|| ||Linus Torvalds <torvalds-AT-linux-foundation.org> |
|| ||Josh Boyer <jwboyer-AT-gmail.com> |
|| ||Re: [GIT PULL] KVM fix for 3.1-rc5 |
|| ||Tue, 6 Sep 2011 18:37:02 -0700|
|| ||Avi Kivity <avi-AT-redhat.com>, KVM list <kvm-AT-vger.kernel.org>,
Marcelo Tosatti <mtosatti-AT-redhat.com>,
|| ||Article, Thread
On Tue, Sep 6, 2011 at 6:19 PM, Josh Boyer <firstname.lastname@example.org> wrote:
> Maybe asking for some extra warm fuzzies from now on wouldn't be a
> horrible idea as general practice.
I think that realistically we should definitely look at our practices,
but at the same time, I personally do put a lot of trust in "human
Often way more than "technical models".
So there is a lot of safety in just a purely human "this looks like
the kind of pull request I expect". A lot of kernel developers write
nice messages explaining the pull, and there may not be a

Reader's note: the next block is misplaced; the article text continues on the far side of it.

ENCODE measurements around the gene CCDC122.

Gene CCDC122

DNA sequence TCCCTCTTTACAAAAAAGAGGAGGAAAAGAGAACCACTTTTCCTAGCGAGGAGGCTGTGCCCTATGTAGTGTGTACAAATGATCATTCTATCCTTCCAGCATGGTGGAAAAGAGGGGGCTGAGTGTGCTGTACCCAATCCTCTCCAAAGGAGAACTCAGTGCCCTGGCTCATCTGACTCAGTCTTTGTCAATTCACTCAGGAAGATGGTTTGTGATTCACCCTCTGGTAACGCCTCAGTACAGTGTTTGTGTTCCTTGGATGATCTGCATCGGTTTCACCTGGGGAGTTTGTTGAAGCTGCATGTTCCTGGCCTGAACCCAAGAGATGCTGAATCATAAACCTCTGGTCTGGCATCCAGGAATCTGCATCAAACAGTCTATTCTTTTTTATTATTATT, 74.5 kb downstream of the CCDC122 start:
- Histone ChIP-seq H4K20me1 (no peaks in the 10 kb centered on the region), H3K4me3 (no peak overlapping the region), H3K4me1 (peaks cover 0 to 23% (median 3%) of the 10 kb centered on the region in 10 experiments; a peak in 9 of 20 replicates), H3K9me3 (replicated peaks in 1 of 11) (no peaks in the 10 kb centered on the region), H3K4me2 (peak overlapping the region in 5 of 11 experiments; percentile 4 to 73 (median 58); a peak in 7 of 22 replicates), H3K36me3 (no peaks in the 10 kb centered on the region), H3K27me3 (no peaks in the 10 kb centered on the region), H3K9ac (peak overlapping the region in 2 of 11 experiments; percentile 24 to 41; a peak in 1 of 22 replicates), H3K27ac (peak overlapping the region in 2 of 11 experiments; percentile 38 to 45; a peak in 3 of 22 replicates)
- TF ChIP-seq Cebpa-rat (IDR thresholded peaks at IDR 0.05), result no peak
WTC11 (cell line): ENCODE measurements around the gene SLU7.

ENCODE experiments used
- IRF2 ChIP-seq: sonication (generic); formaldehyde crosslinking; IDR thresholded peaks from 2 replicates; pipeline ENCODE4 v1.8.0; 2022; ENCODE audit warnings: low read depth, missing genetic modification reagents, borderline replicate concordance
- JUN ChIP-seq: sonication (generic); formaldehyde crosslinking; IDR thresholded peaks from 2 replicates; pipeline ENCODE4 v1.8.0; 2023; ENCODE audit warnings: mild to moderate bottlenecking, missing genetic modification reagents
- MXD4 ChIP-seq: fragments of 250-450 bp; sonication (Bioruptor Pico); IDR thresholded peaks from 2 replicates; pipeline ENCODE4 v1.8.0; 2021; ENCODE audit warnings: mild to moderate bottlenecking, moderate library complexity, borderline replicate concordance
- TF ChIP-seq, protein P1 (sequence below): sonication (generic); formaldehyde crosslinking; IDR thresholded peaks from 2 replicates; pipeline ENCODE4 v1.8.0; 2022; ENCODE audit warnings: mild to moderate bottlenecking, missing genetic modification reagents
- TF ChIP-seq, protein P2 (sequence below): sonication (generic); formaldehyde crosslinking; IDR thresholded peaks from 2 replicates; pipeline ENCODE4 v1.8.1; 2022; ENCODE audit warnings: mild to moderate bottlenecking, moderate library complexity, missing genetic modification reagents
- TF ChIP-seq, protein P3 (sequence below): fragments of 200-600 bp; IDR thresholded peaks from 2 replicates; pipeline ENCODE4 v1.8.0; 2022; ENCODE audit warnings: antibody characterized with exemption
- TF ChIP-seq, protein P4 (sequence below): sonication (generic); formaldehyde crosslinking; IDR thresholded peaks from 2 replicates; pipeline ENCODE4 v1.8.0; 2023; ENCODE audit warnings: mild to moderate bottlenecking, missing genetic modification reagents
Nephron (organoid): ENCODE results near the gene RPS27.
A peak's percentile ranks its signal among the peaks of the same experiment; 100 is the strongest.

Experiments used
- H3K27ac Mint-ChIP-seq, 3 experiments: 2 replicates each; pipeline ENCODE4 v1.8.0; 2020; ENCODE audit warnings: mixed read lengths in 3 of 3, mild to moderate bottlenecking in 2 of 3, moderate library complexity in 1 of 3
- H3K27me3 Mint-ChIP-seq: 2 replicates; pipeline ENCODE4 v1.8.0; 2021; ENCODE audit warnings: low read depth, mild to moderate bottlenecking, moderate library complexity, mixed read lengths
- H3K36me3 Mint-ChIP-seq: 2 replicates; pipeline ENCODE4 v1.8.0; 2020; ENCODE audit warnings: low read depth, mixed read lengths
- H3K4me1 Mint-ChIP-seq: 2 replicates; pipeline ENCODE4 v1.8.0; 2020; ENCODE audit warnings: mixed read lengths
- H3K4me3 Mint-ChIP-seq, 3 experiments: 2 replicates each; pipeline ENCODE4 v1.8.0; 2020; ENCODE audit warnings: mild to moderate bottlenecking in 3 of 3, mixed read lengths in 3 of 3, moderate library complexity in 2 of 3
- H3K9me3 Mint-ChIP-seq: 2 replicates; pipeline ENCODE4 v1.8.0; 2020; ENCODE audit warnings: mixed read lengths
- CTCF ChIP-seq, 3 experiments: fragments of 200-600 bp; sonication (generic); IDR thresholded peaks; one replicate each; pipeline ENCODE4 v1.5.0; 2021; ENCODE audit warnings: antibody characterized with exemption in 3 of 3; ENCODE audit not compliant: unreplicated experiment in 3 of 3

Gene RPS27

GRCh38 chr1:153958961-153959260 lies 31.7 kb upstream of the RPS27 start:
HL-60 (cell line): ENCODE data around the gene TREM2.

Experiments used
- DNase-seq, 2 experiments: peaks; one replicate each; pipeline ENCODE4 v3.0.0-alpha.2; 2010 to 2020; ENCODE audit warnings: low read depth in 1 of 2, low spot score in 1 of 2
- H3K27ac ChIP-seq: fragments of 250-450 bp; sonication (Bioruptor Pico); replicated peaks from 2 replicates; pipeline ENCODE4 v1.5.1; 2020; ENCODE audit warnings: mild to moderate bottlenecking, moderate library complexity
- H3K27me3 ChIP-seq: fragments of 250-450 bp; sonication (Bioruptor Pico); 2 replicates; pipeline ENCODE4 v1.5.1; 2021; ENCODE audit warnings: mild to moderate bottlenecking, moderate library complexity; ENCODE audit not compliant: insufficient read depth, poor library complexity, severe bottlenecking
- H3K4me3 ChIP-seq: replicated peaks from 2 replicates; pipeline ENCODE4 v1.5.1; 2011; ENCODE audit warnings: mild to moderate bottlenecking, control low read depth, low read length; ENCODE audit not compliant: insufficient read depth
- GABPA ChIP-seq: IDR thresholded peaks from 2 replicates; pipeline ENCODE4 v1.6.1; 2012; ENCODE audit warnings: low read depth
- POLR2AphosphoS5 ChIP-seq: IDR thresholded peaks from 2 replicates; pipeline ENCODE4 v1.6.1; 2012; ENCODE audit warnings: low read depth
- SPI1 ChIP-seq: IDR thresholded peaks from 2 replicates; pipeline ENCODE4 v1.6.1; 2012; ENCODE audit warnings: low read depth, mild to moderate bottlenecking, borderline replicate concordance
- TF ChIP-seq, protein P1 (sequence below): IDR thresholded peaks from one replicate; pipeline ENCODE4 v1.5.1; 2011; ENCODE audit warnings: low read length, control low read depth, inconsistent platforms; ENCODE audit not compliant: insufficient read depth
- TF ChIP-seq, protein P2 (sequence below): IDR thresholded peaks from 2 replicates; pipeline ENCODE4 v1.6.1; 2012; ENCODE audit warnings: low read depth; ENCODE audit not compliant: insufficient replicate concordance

cryptographic signature in text like that, but there is definitely a
"human signature" that you start to expect.
So one of the reasons I react to the github pulls is that even though
I'm actually pretty damn certain they are all the people they purport
to be, the "expected signature" is kind of missing. That's especially
true with a pull request that has just the minimal technically
required information - that is 99% script-generated to begin with.
Put another way: I'm not necessarily looking for cryptography. A reply
to a personal email of mine (that didn't go out to any mailing list)
is already a *much* stronger sign of identity: the person having
access to their email account. And once I know that yes, that github
repository was really set up by Xyz, then getting a pull request from
that is already much more sane and safe.
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